With a Song in My Heart - Gill Manly - The Jazz Breakfast

Jazz singing is so much more difficult than many of the new jazz singers believe. It's so exposing, for a start - there is no external instrument to hide behind, no place to hide.

One note hit not quite in the centre, one shaky rhythmic moment, one verse which doesn't quite convince the listener... it's just so easy to fall.

Have you ever heard of Gill Manly? Nope, neither had I. I think we might be excused our ignorance as this is her first recording in over a decade and even before then she was working mostly locally in London.

For a while she turned to a spiritual quest, convinced her singing career was behind her. She picked up the mic again two years ago and this is very much the work of an artist given a much valued and strongly embraced second chance.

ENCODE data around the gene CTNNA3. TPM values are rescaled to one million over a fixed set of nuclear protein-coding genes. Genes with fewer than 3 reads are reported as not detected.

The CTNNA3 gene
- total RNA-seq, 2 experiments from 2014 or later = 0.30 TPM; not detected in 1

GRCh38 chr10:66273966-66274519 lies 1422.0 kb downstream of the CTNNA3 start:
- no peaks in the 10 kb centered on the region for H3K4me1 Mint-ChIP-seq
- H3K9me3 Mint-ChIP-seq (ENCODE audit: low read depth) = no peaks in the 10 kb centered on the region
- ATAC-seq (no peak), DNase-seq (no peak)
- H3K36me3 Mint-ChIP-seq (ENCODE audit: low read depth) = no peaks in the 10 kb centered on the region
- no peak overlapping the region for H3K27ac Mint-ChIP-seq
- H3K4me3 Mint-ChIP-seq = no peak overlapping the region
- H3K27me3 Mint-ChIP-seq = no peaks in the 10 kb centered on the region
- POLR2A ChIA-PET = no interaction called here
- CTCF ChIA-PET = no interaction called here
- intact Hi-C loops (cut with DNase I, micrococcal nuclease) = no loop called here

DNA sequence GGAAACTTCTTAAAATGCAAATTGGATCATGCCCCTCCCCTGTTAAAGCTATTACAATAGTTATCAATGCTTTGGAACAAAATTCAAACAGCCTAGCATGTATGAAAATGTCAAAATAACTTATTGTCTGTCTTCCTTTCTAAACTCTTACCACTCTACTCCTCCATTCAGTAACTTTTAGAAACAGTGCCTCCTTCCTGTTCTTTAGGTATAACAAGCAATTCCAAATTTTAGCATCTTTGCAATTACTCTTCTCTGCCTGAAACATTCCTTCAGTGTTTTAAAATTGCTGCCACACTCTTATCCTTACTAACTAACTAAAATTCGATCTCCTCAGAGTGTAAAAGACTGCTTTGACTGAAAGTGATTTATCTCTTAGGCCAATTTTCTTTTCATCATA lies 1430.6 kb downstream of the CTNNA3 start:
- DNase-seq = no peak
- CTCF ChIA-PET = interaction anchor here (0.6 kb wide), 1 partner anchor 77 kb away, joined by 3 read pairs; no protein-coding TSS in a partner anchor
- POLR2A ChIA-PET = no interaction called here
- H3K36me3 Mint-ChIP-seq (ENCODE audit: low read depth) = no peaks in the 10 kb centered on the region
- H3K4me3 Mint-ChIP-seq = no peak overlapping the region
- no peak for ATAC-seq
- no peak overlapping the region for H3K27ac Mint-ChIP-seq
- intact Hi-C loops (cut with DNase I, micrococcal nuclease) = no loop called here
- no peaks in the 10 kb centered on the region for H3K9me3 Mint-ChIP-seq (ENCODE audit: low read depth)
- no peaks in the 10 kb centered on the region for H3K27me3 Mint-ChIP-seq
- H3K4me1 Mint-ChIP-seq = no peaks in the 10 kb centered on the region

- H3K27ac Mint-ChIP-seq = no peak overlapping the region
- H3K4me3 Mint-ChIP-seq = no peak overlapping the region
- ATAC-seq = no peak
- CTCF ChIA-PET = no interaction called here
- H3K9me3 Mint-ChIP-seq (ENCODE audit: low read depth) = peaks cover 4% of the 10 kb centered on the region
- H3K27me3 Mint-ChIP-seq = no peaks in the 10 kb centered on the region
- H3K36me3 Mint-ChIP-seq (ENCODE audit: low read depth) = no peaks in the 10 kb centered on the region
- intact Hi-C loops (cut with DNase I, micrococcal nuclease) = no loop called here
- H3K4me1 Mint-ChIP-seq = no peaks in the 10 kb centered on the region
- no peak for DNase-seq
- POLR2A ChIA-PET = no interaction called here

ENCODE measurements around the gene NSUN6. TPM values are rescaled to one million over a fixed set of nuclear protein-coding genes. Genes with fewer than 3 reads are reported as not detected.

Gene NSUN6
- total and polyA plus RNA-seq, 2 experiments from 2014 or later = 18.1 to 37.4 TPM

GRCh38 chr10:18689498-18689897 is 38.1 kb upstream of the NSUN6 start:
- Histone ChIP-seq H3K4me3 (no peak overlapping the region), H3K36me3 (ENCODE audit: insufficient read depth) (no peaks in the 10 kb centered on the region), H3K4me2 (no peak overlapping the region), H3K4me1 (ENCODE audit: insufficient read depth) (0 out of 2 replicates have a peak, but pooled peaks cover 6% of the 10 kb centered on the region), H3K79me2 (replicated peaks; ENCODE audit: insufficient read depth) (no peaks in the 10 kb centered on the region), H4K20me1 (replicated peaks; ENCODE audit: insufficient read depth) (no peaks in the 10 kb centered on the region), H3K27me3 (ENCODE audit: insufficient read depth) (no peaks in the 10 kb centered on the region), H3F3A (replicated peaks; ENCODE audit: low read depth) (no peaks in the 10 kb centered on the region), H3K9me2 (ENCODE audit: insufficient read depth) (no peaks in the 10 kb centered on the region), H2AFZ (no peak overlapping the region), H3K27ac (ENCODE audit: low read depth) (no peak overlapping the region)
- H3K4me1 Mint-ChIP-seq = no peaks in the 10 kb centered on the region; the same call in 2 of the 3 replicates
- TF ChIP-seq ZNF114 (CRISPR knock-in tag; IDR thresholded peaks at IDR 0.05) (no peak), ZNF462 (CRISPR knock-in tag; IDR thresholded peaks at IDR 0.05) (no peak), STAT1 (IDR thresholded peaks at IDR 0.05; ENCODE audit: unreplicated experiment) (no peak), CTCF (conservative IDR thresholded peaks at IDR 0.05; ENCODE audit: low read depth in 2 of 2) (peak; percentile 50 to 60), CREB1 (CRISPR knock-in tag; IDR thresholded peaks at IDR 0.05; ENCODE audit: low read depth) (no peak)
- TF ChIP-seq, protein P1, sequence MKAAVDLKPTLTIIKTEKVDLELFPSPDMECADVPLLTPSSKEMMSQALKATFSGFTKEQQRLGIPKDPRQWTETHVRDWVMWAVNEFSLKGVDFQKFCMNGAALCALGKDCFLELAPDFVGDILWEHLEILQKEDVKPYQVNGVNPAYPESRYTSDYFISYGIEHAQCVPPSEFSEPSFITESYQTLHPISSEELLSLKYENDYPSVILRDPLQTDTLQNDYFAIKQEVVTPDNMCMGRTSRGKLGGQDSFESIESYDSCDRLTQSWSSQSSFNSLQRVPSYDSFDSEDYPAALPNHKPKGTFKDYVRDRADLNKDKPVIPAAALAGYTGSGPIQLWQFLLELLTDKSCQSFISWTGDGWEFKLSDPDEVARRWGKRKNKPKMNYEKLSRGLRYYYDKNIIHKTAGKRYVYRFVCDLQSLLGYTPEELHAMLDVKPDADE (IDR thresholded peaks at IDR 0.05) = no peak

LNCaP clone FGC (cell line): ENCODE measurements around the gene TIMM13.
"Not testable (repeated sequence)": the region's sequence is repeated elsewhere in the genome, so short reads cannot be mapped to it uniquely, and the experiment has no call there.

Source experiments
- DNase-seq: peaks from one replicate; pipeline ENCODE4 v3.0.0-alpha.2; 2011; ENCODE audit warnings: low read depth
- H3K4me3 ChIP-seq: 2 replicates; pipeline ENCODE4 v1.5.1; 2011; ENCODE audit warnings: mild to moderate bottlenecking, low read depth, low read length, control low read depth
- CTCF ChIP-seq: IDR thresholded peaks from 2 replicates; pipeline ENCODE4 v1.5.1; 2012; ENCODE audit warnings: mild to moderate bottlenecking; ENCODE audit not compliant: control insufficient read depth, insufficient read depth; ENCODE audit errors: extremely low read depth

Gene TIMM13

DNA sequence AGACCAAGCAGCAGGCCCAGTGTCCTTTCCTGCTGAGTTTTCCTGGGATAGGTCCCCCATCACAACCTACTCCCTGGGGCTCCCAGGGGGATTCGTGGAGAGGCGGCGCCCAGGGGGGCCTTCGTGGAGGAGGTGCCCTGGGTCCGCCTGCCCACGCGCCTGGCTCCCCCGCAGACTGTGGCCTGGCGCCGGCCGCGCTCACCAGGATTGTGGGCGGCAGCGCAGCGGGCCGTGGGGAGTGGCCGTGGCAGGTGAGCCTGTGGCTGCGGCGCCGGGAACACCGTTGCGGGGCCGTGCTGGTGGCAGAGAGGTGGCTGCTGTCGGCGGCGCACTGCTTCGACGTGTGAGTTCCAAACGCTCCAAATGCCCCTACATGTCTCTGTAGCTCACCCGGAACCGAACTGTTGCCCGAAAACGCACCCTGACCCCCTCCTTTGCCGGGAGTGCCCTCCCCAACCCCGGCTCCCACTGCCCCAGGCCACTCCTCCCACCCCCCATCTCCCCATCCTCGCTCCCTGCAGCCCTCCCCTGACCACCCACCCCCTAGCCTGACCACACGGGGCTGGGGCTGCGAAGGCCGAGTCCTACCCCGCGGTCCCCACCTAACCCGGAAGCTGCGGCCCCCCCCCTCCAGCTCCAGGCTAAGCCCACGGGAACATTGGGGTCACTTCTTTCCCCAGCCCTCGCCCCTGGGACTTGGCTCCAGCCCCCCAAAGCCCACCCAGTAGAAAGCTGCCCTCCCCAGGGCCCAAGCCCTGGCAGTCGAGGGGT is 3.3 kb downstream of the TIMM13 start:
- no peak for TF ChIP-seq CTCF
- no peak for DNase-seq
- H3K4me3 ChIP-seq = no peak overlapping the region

It's inspired by Ella and there are moments when an individual sample, subjected to a voice pattern test, might throw up an uncanny similarity in phrasing and timbre. To be able to approach the vocal near-perfection of the great Ms Fitzgerald is an achievement in itself. But this is certainly not to suggest that Gill Manly is an imitator for nothing could be further from the truth.

It's truly remarkable and truly inspiring to hear a "new" singer who is this good.

The songs are mostly familiar ones - September Song, Spring Can Really Hang You Up The Most, Midnight Sun, Lush Life - but the insights Gill gives, both to their melodic and harmonic content, and to their lyrical meaning are fresh and original.

She is just as comfortable at quicker, swinging paces as in slow ballads, and her vocal technique is both impeccable and apparently effortlessly delivered.

She has a strong trio behind her, led on piano by Simon Wallace, Guy Barker adds some tasty trumpet and Mark Murphy pops in for a duet.

I've searched this disc for some failure, some fall from grace, but I have searched in vain. It's as near perfection as we humans can manage.

The Jazz Breakfast
10 February 2009